I was able to get my hands on some of those pieces and it seemed like a good fit for me. So, I thought, ‘Well, maybe if I showed that I could sculpt this kind of thing, I would give them the confidence to let me do larger work for the line!’ Somehow, I decided that if I could show them that I could do a dinosaur sculpt, that they would trust me to do a dragon because dinosaurs are a little more rooted in reality. I could figure out the anatomy better in more subtle ways than just doing the usual thing that you see… Where you take the human anatomy and stretch it out into a dragon. I wanted to take a similar type of animal and show them that I could do it.
I sculpted a dinosaur in my own time, a big Dilophosaurus, I don’t have it anymore. It was enough to let them give me my own dragon project. When I went to Hasbro a few years later, I decided to pick that dinosaur project up again and I ended up resculpting it all over again. I showed some pictures to a few people to get me to put out a model kit and that ended up leading me to work on the Jurassic Park line for Hasbro. And that was kind of a nightmare…
They hired me to do the work because I knew about dinosaurs and then I was art directed on all the stuff that I knew. They made me change lots of stuff that I didn’t agree with. They probably should have gotten someone who doesn’t know about dinosaurs, that would have been better.
Was it to keep costs down?
No, I don’t know. I was just following the design and everything had to line up exactly. My photographs had to line up exactly to line drawings and there just wasn’t really much room for me to make it more realistic. It was like they have their idea of what that dinosaur needed to look like. And the stuff that I knew about dinosaurs didn’t really apply at that point. We were basically making a fantasy creature and I really had an issue with that. They had this mentality going into it, this is a Pachyrhinosaurus or this is a Styracosaurus… And it kind of is but not really, and I just wasn’t on the same page on them the whole time.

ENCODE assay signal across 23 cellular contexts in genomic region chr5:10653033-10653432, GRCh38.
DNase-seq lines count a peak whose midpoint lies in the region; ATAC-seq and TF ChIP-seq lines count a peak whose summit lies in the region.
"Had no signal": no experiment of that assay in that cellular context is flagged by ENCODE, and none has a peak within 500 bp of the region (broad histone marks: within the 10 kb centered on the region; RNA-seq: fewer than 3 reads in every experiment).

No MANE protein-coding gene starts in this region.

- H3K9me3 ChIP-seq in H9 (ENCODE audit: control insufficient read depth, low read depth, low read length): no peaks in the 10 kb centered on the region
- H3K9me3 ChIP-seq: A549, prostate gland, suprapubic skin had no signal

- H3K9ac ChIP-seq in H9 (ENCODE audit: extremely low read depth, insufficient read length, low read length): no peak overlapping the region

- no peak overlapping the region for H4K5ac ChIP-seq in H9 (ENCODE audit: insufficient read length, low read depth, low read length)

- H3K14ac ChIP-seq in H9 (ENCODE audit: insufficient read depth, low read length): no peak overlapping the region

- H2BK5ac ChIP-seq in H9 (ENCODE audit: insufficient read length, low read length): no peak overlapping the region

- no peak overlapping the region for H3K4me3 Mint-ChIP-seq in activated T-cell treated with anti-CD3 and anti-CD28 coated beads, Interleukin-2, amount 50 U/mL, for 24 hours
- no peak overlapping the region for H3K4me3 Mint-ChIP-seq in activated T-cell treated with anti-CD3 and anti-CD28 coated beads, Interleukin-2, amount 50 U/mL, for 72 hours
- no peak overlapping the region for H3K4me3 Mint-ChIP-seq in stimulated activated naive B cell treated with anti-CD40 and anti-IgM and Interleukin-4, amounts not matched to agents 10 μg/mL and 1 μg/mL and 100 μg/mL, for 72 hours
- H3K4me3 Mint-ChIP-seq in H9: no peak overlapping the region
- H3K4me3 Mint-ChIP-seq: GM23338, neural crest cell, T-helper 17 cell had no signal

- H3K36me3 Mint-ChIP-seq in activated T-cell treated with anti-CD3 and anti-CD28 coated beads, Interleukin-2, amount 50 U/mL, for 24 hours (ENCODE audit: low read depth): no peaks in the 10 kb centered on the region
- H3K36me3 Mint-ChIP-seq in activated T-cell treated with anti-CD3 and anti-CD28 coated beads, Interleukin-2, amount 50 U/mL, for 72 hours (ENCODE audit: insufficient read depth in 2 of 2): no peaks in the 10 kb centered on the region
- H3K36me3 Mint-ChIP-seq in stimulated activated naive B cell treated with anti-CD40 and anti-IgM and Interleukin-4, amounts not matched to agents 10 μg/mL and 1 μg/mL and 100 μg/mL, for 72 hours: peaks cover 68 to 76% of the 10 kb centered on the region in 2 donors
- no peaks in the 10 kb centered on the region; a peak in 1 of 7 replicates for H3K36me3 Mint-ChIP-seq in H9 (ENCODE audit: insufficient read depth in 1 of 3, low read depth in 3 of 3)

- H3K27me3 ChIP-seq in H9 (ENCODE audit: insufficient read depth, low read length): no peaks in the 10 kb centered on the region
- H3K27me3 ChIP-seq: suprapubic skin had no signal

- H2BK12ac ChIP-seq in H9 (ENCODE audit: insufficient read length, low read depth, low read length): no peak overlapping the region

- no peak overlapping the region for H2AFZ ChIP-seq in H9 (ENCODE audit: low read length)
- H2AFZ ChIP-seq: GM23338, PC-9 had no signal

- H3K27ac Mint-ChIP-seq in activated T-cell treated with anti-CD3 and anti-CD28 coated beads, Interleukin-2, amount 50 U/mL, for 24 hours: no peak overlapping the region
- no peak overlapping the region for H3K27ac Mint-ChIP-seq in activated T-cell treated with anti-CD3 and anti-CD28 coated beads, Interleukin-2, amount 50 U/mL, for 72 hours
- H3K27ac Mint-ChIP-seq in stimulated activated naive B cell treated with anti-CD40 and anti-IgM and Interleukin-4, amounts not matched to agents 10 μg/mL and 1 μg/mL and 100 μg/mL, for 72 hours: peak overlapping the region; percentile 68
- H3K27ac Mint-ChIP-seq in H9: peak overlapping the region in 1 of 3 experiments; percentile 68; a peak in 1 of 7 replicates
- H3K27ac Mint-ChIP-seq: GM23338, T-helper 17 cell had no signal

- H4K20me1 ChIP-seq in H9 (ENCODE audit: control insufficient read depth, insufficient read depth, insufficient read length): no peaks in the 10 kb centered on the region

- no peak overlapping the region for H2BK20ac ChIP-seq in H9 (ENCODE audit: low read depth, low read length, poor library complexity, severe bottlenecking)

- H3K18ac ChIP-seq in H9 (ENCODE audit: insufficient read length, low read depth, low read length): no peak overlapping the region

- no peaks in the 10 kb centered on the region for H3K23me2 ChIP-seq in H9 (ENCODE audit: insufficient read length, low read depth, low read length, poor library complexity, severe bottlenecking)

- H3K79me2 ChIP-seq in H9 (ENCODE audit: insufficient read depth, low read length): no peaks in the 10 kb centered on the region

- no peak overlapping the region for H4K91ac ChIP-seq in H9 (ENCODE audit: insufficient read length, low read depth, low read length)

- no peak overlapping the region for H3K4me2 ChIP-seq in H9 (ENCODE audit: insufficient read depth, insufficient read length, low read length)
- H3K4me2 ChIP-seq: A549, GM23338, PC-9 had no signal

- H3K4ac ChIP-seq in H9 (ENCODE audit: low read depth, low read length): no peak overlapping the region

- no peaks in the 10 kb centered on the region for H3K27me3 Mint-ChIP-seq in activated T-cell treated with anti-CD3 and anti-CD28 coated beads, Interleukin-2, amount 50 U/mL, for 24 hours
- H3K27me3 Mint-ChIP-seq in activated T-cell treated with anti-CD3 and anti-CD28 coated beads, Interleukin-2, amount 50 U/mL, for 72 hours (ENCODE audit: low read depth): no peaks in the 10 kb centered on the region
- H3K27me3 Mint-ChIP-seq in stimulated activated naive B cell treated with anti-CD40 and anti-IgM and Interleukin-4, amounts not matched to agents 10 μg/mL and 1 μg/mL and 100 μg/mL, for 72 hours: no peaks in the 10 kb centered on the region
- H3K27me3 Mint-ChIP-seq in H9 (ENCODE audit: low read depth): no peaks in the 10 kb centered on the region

It was really frustrating. So, that motivated me even more to do my own dinosaurs. There’s also been instances at every toy company that I’ve been at where there were opportunities to do the scientifically accurate type of dinosaur… And they never went through, for whatever reason, there was no commitment and they lost confidence in the project. Maybe there was some other project that needed the funding instead. There was always a reason, and it just wasn’t happening.
For various reasons, companies aren’t comfortable committing to a line of dinosaurs that aren’t attached to some sort of intellectual property because they see it as too much of a risk. You can’t gauge the market with that. They don’t want to put thousands of dollars behind it.
You mentioned video games earlier, did you ever consider working with the Primal Rage IP?
I’ve gotten a lot back into video games over the last year… But I’m not interested in developing toys for existing IP, I want to develop IPs that can be turned into video games. Then I create the collectables for it because I feel there’s plenty of companies who are willing to take on video games if they see potential in it. Most of them have it covered but I do wish NECA would do Mortal Kombat but that’s not going to happen.
Why’s that? Why wouldn’t NECA do it?